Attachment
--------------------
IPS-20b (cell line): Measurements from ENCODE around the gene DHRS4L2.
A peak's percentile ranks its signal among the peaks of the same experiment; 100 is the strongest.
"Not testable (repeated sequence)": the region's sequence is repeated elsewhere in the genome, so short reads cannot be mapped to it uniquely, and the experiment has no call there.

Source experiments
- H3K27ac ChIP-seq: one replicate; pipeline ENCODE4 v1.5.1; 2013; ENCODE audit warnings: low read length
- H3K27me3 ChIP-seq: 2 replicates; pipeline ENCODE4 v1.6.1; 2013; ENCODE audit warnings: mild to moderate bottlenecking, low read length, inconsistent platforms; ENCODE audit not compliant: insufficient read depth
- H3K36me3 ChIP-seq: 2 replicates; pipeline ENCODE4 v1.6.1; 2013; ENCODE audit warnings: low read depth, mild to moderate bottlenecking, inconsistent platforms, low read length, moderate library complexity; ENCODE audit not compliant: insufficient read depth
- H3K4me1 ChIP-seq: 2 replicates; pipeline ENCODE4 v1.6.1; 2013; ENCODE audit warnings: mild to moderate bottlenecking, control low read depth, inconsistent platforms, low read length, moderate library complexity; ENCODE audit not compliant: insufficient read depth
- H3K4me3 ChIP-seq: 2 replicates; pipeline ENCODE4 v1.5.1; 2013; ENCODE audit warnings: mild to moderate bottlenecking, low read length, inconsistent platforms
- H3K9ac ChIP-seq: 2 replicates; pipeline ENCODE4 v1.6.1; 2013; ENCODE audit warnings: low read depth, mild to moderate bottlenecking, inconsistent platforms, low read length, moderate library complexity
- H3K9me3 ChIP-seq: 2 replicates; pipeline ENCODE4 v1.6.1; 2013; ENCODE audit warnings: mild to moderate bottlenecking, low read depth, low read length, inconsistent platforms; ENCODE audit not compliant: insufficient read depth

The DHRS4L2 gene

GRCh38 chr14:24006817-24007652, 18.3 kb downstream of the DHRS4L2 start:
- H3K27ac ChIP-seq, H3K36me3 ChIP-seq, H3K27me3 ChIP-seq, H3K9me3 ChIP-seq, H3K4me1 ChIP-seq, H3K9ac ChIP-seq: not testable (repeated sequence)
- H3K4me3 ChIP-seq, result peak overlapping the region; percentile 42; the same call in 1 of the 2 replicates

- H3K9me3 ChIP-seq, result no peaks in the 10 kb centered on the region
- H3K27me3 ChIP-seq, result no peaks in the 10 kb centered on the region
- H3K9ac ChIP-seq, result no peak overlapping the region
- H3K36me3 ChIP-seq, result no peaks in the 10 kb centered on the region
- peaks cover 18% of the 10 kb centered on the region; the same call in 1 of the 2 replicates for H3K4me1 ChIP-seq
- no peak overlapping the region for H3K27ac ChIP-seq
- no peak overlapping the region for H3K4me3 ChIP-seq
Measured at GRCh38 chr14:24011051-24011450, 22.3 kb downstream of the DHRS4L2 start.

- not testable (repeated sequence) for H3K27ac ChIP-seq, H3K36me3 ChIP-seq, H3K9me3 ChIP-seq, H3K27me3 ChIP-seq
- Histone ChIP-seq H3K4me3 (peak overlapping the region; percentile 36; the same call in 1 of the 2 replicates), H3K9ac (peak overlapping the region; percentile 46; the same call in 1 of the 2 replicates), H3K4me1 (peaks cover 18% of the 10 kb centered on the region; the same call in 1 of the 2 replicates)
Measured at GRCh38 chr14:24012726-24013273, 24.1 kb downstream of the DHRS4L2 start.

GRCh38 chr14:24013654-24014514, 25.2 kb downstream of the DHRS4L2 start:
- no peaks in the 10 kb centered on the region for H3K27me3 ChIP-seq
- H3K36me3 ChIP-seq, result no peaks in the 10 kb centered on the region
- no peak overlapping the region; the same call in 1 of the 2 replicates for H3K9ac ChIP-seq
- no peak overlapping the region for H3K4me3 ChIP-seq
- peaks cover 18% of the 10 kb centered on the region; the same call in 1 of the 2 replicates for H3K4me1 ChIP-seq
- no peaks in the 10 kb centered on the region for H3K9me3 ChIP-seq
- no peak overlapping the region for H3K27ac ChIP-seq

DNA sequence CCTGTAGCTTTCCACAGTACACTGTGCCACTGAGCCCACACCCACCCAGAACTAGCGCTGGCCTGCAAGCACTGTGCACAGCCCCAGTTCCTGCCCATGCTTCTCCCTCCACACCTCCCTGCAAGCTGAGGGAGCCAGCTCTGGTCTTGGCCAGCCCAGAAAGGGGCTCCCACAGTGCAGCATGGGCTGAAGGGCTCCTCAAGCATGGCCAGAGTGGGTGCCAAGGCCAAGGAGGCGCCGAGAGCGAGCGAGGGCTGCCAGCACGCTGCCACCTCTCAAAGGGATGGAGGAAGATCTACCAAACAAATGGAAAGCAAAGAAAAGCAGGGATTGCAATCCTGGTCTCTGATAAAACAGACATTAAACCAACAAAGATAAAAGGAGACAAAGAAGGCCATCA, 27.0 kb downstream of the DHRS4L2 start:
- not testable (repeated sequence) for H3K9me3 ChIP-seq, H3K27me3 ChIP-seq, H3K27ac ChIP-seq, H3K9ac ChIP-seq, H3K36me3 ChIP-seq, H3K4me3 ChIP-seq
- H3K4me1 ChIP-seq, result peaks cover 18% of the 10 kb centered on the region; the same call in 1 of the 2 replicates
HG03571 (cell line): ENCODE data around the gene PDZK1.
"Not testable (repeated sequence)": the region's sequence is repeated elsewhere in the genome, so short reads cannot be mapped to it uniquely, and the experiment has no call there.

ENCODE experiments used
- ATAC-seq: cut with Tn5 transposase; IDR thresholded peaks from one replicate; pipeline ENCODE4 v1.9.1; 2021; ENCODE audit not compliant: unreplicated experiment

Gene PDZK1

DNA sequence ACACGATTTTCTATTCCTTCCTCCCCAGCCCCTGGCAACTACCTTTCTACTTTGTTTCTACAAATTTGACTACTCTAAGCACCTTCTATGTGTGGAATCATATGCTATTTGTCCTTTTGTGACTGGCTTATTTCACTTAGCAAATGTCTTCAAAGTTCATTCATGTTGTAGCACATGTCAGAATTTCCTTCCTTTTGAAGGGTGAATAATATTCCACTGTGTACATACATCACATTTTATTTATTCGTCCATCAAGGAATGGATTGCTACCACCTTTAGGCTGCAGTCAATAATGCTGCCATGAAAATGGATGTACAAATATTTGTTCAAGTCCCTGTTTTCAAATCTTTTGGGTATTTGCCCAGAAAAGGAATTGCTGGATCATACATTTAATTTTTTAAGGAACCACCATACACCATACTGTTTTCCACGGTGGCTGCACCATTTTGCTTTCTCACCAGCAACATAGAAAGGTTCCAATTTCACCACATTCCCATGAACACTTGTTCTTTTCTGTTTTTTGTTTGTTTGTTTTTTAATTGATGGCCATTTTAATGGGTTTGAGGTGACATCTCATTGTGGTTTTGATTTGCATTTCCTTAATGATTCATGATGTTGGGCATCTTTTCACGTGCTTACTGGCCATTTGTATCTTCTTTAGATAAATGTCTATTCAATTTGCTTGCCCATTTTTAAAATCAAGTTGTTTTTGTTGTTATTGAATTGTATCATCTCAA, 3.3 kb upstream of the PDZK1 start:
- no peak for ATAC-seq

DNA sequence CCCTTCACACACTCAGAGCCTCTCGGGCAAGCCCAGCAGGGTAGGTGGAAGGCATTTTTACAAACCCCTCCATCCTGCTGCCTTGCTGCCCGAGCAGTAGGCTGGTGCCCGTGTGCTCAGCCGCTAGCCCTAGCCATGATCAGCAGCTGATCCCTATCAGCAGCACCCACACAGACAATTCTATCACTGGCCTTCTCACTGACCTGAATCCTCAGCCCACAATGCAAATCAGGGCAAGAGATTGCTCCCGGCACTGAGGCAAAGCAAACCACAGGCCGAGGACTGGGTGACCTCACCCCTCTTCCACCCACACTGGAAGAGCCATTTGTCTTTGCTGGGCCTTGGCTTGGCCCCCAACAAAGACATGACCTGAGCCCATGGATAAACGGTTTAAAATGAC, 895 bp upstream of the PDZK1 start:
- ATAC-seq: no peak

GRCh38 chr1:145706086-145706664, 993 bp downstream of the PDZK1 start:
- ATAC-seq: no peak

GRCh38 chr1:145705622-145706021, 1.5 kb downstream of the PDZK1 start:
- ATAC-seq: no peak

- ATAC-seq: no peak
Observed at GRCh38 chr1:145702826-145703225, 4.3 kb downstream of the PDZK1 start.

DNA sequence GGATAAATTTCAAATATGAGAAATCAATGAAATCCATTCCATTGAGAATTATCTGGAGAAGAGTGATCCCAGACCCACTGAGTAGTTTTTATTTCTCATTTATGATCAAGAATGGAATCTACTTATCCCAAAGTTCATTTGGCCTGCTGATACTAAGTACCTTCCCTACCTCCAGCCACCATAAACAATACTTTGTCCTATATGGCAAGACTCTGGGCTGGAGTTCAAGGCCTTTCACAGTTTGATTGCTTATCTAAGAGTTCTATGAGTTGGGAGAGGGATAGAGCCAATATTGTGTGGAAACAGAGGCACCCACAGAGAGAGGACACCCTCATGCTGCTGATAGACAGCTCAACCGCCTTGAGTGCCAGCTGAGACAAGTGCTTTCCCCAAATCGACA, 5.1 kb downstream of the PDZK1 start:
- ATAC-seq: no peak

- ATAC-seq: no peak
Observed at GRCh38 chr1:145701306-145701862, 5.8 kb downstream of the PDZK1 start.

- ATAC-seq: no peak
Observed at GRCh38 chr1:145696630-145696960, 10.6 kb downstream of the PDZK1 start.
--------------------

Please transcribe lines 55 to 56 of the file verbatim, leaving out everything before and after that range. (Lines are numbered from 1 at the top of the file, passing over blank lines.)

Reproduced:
- ATAC-seq: no peak
Observed at GRCh38 chr1:145701306-145701862, 5.8 kb downstream of the PDZK1 start.